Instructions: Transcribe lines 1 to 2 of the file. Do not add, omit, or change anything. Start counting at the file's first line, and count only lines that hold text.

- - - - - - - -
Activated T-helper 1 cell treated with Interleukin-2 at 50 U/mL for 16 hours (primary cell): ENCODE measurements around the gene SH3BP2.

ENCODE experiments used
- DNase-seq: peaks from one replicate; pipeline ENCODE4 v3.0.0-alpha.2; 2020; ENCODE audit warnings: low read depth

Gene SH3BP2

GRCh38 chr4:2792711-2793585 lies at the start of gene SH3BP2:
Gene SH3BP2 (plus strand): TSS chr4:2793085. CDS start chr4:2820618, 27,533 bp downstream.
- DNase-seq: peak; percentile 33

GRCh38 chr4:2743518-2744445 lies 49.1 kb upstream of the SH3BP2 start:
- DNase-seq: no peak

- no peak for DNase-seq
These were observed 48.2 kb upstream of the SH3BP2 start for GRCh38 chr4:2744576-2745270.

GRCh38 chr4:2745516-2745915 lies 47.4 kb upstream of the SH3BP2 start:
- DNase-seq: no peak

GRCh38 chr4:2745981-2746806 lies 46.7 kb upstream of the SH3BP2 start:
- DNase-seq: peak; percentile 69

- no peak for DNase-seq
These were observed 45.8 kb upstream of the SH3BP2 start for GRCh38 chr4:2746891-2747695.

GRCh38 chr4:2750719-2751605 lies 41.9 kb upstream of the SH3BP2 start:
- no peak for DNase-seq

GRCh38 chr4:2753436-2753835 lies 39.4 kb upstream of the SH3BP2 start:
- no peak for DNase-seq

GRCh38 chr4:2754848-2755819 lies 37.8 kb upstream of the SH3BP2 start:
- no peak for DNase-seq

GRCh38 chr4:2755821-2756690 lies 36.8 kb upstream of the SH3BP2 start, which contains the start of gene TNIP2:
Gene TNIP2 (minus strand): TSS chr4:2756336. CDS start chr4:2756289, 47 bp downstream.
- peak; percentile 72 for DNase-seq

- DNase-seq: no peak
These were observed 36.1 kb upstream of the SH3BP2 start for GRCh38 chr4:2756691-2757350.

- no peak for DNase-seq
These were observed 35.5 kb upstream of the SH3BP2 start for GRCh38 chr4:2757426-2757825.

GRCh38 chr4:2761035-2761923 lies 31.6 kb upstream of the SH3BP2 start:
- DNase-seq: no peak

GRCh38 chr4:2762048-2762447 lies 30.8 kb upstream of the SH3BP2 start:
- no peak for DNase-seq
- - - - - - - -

Activated T-helper 1 cell treated with Interleukin-2 at 50 U/mL for 16 hours (primary cell): ENCODE measurements around the gene SH3BP2.

ENCODE experiments used